The Bangor bluesman Eric Green is what they call a musician’s musician. He’s self-taught, he’s always working and he’s damned good at what he does. He’s the kind of guy other musicians respect — or are mildly jealous of, depending on how they roll.
However, Green is also what they call a rockin’ dude. As in, he’s just a cool, funny, smart guy. Those two elements — talent and personality — make for a rare breed in Maine. A rock star? Maybe. Any way you slice it, Green has been able to amass fans from all over the state: from diehard blues fans to people who just want to boogie, and from backwoods Maine to Bar Harbor.
“It used to be I had to call people for gigs. Now, people are calling me. It’s been really fantastic,” said Green, who plays with his band, the Eric Green Party, as well as a number of weekly solo gigs. “It’s been a lot of work, but now we play all over Maine constantly. We’ve built a reputation on being able to rock both the rednecks and the guys on yachts.”
Green’s style mixes traditional blues, funk and country into one heady stew, whether he’s playing with the Green Party or by himself. The band features Green, drummer Paul Bosse and bassist-guitarist Nik Cody, as well as a host of sometime members playing everything from harmonica to keys.
This Saturday, the band will play at the first Blues & Brews Festival, set for 4 to 9 p.m. in West Market Square in downtown Bangor. The festival also features Big Time Blues and Mark “Guitar” Miller, as well as a whole host of beers from Maine microbreweries.
Green also plays a solo gig each Wednesday night at Luna Bar & Grill on Park Street in Bangor. When he’s on his own, he switches between guitar and keyboard — the latter of which is a fairly new development for him.
“I’m playing a lot more keyboards. Like, a lot more. About half my set is keyboard,” said Green. “It just kind of came out of nowhere. It was the middle of winter two years ago, and I had this old, $20 keyboard that I started messing around with. Within two months I was pretty good, and I just started going crazy on it.”
Green’s embrace of the piano has revitalized him, creatively. In addition to learning songs by old favorites such as Professor Longhair and Horace Silver, he has been writing his own new songs for piano, as well as learning how to read music — something the 20-year-plus guitar veteran had never really known until just last year.
“I can read music now. I’m learning to play all these songs I never dreamt I could actually pull off,” said Green. “I still feel guitar pretty heavily, but keyboard has made me a better guitarist. I turn 45 next month, and I’m not supposed to be learning new stuff. I’m learning like crazy. It feels totally right.”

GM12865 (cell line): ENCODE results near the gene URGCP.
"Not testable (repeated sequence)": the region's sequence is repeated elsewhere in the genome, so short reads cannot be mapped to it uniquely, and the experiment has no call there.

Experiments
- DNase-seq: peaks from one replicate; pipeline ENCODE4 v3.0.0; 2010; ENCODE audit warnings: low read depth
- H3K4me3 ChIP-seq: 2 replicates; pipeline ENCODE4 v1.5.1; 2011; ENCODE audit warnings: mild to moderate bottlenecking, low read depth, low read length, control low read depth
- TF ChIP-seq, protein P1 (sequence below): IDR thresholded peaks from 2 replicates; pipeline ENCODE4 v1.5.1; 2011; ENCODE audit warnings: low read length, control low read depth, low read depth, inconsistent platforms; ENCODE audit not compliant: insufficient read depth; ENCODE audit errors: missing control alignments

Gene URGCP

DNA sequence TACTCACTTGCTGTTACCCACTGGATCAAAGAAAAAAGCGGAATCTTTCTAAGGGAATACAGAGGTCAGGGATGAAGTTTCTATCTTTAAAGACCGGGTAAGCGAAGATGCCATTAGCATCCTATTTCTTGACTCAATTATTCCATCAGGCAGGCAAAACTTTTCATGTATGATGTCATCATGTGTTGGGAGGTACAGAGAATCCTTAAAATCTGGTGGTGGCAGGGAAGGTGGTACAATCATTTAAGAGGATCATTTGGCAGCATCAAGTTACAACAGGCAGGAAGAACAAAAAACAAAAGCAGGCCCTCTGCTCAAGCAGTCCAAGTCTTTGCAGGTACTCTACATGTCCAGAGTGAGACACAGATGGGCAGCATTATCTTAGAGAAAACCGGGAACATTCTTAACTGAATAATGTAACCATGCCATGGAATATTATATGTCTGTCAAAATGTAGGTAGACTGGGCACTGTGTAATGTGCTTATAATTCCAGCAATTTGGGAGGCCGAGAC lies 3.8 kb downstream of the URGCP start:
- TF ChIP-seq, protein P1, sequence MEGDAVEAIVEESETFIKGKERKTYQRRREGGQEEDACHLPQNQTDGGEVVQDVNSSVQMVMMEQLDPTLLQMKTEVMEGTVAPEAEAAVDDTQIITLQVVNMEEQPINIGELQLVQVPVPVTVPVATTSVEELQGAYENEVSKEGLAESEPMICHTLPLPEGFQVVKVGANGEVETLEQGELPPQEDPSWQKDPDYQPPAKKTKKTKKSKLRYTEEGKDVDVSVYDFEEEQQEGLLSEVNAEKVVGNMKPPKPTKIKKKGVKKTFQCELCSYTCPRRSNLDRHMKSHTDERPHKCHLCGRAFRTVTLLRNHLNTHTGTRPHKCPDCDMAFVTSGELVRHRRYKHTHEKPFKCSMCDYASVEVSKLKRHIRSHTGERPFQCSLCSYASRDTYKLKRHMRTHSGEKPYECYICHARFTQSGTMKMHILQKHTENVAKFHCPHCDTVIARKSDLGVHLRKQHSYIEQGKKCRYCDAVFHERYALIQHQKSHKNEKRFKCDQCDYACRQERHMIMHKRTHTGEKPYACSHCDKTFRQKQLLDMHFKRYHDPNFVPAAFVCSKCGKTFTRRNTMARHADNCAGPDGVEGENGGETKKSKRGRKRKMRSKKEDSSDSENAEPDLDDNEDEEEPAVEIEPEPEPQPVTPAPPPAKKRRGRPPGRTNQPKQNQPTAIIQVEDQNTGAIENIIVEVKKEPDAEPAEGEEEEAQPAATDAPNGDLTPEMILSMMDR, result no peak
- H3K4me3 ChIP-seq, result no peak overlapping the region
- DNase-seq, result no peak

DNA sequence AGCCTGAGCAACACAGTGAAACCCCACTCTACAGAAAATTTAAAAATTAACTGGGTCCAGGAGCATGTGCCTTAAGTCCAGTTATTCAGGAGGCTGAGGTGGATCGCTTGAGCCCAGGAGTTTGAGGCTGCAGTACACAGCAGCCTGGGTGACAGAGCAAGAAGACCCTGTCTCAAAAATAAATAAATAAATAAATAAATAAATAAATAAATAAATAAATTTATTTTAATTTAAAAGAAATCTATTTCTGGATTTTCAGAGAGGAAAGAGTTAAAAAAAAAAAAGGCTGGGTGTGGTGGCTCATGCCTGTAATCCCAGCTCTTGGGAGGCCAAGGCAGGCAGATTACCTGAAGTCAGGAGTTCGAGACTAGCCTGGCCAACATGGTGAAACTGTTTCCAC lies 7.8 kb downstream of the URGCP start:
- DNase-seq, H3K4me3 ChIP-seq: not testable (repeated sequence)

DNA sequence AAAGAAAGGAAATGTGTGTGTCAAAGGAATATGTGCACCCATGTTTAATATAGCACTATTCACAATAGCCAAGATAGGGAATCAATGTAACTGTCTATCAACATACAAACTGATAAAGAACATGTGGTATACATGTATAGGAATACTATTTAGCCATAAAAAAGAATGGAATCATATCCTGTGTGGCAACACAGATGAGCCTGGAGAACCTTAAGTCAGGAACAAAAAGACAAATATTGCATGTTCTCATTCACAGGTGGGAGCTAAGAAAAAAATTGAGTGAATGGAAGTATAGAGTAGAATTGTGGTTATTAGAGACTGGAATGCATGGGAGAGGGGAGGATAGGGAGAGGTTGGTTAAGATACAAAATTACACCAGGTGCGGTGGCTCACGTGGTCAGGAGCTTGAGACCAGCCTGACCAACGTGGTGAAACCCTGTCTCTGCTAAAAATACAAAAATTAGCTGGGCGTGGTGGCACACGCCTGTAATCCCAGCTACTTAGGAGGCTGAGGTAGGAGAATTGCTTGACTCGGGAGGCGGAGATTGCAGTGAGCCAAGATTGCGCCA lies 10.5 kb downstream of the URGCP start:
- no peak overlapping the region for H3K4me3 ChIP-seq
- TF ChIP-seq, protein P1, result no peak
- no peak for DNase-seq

His versatility is one of his strongest points. Without batting an eye, Green will switch from playing Johnny Cash and George Jones into something deeply, wickedly funky — and then segue into a cover of Amy Winehouse’s “Rehab” or “You Are My Sunshine.” It’s that flexibility that’s garnered him so many fans, in addition to gigs most nights of the week. I said it four years ago in this column, and I’ll say it again: Eric Green is the hardest-working man in Maine show business.
“It’s an art form, playing to different crowds. You have to switch gears without actually changing too much,” he said. “It’s taken me seven or eight years to get to the point where I’m not constantly getting messed with by people that have had one too many sombreros.”
His core audience are the blues fans. They come from all stripes, but they tend to be a little older, and they tend to like to party. And they love Eric Green.
“Some guy just paid me a year in advance to play his daughter’s wedding,” said Green. “He said to me, ‘If she doesn’t end up getting married, we’ll have a hell of a party anyway.’”
Green honed his chops during years spent living in New Orleans. He returned to Maine eight years ago, and while he misses the Big Easy, he’s very content to remain north of the Mason-Dixon.
“I was born here. I’m a tribal member of the Penobscot Nation. My people have been here for 15,000 years. They say we’re a nation of immigrants, but I’m not an immigrant,” said Green. “I love New Orleans. I learned so much there. But this is home, and I’m really proud to stay local and keep it real.”
Besides, why go anywhere else, when Bangor is so vibrant?
“This place is blowing up more and more. There’s more energy every day,” said Green. “I don’t want to be around when the tragically hip contingent takes over, when it’s all about hairstyles and attitudes. Maybe Bangor won’t let that happen. Either way, things are changing. It’s a different place. It’s a great time to be here.”